The King’s Grand Service – The British Royal Banquet Table Since George IV

Although there is one post here on royal banquets, many have reached this site searching for information on the silver flatware used during a royal banquet.  Not all research has been completed but enough has been unearthed that a few salient facts are available.

As you can see by the following excerpt, more than just flatware comprises the Royal Grand Service:

The magnificent dining silver-gilt used at a State Banquet is from the Grand Service, originally made for George IV when Prince of Wales. It was first used to celebrate the 73rd birthday of his father, George III, in 1811.  As king, George IV continued to add to the service throughout his life, and by his death it included more than 4,000 pieces. Today the Grand Service forms the core of the royal silver and encompasses the best examples of 19th-century design, drawing on Egyptian, Greek, Roman and medieval sources.  The dining plate is dominated by the monumental Mercury and Bacchus and Apples of the Hesperides candelabra, which stand over a metre tall.  Made by the master goldsmith Paul Storr and designed by the sculptor  John  Flaxman,  they  are  always  placed  on  the  table  opposite Her Majesty The Queen and the visiting Head of State. [royalcollection.org]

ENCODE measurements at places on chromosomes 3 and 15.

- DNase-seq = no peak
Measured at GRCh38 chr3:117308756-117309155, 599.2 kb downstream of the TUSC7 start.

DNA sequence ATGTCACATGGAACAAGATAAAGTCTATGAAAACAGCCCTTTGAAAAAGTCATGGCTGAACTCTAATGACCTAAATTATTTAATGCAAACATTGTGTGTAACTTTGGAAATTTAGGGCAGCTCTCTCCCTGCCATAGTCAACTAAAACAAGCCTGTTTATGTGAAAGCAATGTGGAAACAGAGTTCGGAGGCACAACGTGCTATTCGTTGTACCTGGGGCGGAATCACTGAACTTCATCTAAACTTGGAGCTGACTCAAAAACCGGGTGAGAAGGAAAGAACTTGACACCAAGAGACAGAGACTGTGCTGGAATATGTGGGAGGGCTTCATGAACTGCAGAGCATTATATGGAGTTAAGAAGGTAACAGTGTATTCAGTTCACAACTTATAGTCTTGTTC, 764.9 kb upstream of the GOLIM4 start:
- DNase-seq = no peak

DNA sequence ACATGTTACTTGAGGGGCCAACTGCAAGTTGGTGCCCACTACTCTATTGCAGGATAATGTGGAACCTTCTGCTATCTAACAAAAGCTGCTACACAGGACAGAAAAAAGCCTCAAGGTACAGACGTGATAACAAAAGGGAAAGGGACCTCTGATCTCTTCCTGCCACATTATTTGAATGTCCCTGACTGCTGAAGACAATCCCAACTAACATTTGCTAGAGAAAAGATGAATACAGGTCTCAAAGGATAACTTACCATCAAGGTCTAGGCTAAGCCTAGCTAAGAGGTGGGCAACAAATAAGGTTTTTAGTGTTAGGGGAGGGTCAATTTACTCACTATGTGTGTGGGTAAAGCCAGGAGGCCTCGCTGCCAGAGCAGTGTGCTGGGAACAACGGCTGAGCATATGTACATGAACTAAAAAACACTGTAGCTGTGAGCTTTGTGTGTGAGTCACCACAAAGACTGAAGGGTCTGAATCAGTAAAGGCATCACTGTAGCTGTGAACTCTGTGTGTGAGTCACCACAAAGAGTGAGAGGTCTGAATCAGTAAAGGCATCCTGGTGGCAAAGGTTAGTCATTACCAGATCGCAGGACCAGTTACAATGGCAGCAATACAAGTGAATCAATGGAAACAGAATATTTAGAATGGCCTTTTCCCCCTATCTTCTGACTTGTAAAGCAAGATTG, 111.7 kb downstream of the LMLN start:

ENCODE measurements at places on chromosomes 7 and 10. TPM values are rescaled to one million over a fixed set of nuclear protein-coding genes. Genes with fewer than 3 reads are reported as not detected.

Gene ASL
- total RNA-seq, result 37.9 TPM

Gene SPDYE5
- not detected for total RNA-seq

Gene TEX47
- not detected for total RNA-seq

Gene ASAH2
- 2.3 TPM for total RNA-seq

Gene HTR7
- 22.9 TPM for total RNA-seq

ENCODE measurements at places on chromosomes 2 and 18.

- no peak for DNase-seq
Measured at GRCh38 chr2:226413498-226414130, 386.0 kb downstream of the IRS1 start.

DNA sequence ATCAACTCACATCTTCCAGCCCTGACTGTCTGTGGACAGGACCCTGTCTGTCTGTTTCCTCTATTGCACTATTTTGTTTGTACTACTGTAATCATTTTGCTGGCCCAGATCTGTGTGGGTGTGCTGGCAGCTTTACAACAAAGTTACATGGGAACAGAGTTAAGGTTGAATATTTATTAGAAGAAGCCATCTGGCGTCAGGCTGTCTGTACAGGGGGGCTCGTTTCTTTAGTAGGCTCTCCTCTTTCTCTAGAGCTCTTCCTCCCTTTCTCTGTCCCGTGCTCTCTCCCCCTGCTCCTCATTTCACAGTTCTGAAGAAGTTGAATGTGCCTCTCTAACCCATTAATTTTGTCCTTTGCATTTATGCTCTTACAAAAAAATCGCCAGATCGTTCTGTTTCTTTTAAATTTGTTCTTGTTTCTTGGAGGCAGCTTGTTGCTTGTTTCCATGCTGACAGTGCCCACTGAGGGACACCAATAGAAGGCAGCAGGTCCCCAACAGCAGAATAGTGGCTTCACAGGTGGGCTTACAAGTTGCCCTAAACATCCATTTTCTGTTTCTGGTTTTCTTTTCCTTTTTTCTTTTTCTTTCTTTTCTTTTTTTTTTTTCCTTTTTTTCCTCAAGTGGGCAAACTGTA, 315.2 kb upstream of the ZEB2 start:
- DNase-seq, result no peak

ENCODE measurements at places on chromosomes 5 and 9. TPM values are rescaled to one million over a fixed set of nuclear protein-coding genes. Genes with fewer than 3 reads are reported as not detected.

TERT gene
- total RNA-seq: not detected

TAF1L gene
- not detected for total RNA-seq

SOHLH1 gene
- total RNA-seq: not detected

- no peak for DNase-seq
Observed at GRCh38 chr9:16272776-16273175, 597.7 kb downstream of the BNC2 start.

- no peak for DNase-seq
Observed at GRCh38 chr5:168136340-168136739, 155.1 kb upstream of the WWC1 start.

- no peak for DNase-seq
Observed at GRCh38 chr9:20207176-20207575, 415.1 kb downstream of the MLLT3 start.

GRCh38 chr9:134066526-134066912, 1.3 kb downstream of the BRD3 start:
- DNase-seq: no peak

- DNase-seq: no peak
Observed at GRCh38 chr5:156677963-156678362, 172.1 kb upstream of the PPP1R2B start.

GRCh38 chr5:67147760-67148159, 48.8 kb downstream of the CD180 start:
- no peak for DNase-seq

It is meant to overwhelm.  Looking at the flatware, it is given over to what is called fiddle, thread and shell patterns.  It is best illustrated if we look at the silver flatware “Kings Pattern” that Tiffany produced around the turn of the century and that was wildly popular.  It incorporates many of the decorative details of the above flatware and follows the development of these patterns through the Edwardian Era.  Replicas were found in every hotel in America.

As time permits, more research will be done on this.  Meanwhile, it is hoped that many of your questions have been answered here.  If not, leave your question in a comment.

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